Nostril dilation. Know the difference between how your horse nostrils look at rest, with moderate exertion, and when he’s at maximum capacity, so you’ll know when he’s at his maximum exertion level. When your horse is at rest, and even on normal trail rides, his nostrils are much smaller than they are when he’s working at max capacity. When his nostrils are all the way open, you’ll see a large oval, and you’ll be able to easily
see inside — his nostrils go about a third of the way up his skull. To check your horse’s nostrils as you ride, ask him to turn his head to the side so you can see his nose. To do so, apply gentle pressure on one rein as you release with the other. Does his nostril look just like it does when he’s at rest in the barn, or is it enlarged and dilated?
Expansive breathing. When your horse is rested, note his natural, relaxed breathing pattern so you know when it feels different. On a ride, if he’s reached his maximum ability to take in air, you’ll feel his expansive breathing as his lungs and ribcage expand beneath you. If you can feel him gasping, immediately stop and rest, preferably in the shade. In fact, stop and rest if you’re concerned about your horse’s heat and oxygen level at any time. When I led pack and trail rides in the high-altitude mountains, we’d stop and rest every 10 minutes. This is a good rule of thumb in tough, steep terrain.
If there’s water on the trail, stop and rest in the water crossing, and cool your horse’s legs. Water is the best way to cool down, and the large blood vessels in his legs will help him cool down fast.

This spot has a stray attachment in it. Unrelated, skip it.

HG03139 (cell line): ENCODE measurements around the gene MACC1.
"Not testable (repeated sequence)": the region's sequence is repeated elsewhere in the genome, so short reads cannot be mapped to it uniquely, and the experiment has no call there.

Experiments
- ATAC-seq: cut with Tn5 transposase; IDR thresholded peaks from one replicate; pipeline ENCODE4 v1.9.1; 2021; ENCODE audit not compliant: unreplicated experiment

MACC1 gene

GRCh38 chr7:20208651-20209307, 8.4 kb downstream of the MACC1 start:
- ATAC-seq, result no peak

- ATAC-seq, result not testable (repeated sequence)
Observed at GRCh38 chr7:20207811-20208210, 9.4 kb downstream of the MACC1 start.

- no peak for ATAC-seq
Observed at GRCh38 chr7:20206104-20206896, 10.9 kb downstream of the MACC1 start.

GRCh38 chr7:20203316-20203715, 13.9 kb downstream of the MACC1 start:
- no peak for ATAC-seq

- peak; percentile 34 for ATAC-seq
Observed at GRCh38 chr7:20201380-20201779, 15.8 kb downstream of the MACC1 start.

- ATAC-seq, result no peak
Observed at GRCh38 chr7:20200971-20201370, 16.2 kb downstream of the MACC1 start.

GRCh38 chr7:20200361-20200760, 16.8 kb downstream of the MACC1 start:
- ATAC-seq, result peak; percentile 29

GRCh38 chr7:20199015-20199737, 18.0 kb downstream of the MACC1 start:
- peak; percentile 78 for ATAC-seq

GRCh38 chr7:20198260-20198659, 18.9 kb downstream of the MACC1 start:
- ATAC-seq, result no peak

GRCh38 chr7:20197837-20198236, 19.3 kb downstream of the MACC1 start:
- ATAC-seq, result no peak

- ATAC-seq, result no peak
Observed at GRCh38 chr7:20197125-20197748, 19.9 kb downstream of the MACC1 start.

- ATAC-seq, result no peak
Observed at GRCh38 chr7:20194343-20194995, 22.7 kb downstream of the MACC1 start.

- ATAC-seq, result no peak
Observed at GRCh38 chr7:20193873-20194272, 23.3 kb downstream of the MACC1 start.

Also, tie a sponge to your saddle. When you reach a water crossing, dip the sponge into the water, and sponge cool water all over your horse’s neck and back. (Try this at home, first, to make sure he accepts this type of stimulus.)
Just because it’s hot doesn’t give you an excuse to dress inappropriately. You need protection from brush, branches, and the sun. Wear long pants, riding boots, and a good riding shirt. Look for fabrics made for athletic ventures. And of course, always wear a riding helmet. Today’s helmets are so lightweight and vented that “it’s too hot” isn’t an excuse to go without one on the trail or off.
For more information on equine behavior, see Julie Goodnight’s new book, Goodnight’s Guide to Great Trail Riding available from www.EquineNetworkStore.com. Also, watch the Horse Master television show, airing each Monday and Saturday night on RFD-TV.
Julie Goodnight (www.juliegoodnight.com) lives in central Colorado, home to miles of scenic trails. She trains horses and coaches horse owners to be ready for any event, on the trail or in the performance arena. She shares her easy-to-understand lessons on her weekly RFD-TV show, Horse Master, and through appearances at clinics and horse expos held throughout the United States. She’s also the international spokesperson for the Certified Horsemanship Association (www.cha-ahse.org).
Heidi Melocco (www.wholepicture.org) is a lifelong horsewoman, equine journalist, and photographer based in Mead, Colorado.